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INDIA: Don Bosco Tech AIDA graduates 64 new trainees in the hospitality, beauty industries

(MissionNewswire) In Nagaland, located in the northeast of India, Salesian programs are working to help poor youth who have dropped out of school gain the skills needed for employment. Salesian missionaries have been educating poor youth in the region since 1969. In response to rising youth unemployment, they launched Don Bosco Technical Institute in 2012. Students focus on learning specialized skills through vocational training while also taking additional courses in grooming, social skills, computer skills and English.

Today there are four Don Bosco Technical Centers in Nagaland each with a separate focus, including AIDA Don Bosco complex, Working Women Center, Don Bosco Vocational Training Center in Dimapur district and the Don Bosco Youth Center in Wokha district.

Recently, the Don Bosco Tech AIDA graduated 64 trainees who come from 18 different tribes within the northeast region. Graduates received certifications in hospitality, food and beverage service, and assistant beauty therapist.

The officer on special duty to government of Nagaland, national disaster management, Johnny Ruangmei, was a guest of honor at the graduation. According to an article in the Nagaland Post, at the graduation, Ruangmei lauded the initiative taken by Don Bosco Tech to provide skill training to dropouts, particularly in subjects that are much needed in the local economy and abroad.

“It is praiseworthy that these dropouts become employable and are in demand across the world,” said Ruangmei at the graduation according to the article. “Whether you are a matriculate or a doctorate degree holder, it is important to be trained in a specific field. Skill matters today because it will help you to start your own business tomorrow.”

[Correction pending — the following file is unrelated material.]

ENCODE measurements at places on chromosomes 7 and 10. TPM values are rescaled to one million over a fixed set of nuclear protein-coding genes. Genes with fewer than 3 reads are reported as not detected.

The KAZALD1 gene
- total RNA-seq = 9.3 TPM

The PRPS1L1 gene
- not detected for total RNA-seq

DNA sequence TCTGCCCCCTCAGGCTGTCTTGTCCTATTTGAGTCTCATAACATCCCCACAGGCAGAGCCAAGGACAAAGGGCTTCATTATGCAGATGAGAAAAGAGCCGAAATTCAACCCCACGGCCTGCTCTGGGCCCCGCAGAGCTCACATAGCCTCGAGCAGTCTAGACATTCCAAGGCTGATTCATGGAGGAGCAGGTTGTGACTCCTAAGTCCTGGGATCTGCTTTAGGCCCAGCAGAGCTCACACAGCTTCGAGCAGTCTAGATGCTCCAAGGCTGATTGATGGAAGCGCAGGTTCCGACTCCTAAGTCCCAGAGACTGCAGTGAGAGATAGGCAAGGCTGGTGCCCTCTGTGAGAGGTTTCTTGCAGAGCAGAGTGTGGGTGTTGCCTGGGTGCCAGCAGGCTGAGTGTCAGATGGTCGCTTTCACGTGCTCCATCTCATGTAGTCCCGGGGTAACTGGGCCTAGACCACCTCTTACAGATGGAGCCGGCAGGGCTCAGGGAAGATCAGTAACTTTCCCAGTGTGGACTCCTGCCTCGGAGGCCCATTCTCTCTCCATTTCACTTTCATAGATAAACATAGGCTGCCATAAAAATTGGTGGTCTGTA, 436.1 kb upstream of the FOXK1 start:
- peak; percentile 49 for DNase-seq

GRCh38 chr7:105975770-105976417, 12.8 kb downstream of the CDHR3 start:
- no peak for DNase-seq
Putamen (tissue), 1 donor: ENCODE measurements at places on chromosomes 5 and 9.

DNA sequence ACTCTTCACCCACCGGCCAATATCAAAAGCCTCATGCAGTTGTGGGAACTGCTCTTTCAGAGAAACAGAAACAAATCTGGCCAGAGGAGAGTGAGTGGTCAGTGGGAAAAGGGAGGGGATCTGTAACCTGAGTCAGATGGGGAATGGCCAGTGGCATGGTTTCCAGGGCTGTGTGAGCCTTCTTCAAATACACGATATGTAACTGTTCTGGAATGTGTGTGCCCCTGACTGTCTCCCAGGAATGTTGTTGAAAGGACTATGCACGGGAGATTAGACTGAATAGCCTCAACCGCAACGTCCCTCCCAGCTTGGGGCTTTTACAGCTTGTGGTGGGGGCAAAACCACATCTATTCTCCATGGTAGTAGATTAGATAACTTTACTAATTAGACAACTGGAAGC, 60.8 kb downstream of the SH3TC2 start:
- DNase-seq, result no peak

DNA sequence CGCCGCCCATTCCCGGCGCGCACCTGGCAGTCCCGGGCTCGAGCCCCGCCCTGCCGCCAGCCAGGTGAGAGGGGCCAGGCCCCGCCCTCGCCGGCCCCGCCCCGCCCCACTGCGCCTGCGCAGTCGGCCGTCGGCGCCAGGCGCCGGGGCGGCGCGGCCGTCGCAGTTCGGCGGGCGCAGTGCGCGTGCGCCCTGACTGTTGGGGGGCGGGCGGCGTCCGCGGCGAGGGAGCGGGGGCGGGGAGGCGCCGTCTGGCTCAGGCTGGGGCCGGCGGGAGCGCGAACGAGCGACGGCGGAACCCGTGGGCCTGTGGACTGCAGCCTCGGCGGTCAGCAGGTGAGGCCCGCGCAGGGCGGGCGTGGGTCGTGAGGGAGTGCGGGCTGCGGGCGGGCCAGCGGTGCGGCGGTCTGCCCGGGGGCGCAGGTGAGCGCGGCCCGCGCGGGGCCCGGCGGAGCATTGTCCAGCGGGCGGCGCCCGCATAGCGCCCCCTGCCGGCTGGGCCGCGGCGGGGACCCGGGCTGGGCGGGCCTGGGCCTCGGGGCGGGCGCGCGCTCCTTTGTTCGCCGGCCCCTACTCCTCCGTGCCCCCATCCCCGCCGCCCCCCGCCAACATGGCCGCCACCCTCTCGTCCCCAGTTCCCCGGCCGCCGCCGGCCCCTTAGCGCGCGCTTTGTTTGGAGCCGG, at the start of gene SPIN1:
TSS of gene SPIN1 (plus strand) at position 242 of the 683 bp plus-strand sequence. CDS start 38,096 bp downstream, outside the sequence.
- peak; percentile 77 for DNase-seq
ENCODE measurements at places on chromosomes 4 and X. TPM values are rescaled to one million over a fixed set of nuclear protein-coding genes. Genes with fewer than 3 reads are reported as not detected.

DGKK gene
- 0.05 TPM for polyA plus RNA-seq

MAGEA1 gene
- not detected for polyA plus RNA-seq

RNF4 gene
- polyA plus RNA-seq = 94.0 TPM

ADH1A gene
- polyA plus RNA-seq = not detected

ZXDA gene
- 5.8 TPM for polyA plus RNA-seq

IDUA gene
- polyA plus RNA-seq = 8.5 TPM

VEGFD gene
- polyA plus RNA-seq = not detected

The state coordinator of placement, Anita Kuphu, noted that Don Bosco Tech works for the development and education of the young especially those most at risk through its schools, colleges, universities, technical schools and youth centers, and many more interventions.

In the article, Kuphu further highlighted the unique selling points of Don Bosco Tech such as regular assessment of trainees through weekly tests and monthly assessment, parent meetings, eight-hour training six days a week, training in basic computing, communicative English and soft skills. These additional services run parallel to the training, which includes practical and theoretical lessons along with industrial visits and guest lectures. She noted that 13 recent graduates are already working overseas.

Access to professional training and workforce development services is highly valued by youth in India given the current state of the country’s economy. With more than 1.2 billion people, India has the world’s fourth largest economy and, according to UNICEF, is home to one-third of the world’s poor. Close to 217 million of India’s poor are children. Although more than 53 million people escaped poverty between 2005 and 2010, most remain vulnerable to falling back below the poverty line.

India’s youth face a lack of educational opportunities due to issues of caste, class and gender. Almost 44 percent of the workforce is illiterate and less than 10 percent of the working-age population has completed a secondary education. In addition, many secondary school graduates do not have the knowledge and skills to compete in today’s changing job market.



International Labour Organization – World Employment Social Outlook 2015

Nagaland Post – Skill training programme for unemployed youth inaugurated

UNICEF – India

Don Bosco Tech – Dimapur (AIDA)


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